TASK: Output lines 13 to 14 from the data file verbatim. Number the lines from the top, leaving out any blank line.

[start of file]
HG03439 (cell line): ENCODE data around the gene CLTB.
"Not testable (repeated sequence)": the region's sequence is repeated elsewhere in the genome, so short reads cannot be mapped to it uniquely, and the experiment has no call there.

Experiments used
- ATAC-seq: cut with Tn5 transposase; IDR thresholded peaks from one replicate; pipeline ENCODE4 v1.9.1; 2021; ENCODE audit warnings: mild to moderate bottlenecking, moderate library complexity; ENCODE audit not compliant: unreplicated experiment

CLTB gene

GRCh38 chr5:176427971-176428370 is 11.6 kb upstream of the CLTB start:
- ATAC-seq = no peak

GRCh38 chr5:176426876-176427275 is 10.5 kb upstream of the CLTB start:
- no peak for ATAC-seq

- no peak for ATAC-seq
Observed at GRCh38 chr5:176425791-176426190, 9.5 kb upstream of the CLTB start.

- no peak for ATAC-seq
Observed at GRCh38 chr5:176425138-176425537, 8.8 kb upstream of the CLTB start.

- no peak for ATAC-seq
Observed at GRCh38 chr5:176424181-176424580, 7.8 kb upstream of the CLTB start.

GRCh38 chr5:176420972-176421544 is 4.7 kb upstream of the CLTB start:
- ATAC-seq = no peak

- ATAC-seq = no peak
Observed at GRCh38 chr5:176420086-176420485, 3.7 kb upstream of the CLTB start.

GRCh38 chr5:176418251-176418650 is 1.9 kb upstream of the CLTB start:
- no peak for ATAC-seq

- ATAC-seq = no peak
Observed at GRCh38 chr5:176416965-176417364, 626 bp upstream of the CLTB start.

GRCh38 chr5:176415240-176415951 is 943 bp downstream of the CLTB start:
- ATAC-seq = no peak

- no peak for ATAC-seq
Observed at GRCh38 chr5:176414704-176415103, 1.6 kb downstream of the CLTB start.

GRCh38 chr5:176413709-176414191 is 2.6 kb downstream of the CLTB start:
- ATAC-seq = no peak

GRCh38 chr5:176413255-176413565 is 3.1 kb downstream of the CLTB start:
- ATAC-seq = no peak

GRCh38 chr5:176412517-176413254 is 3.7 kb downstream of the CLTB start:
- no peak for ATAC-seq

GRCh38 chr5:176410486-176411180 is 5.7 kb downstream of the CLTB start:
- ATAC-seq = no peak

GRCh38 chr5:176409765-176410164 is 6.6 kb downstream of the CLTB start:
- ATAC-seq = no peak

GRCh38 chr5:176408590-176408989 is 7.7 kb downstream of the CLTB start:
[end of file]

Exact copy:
Observed at GRCh38 chr5:176425138-176425537, 8.8 kb upstream of the CLTB start.

- no peak for ATAC-seq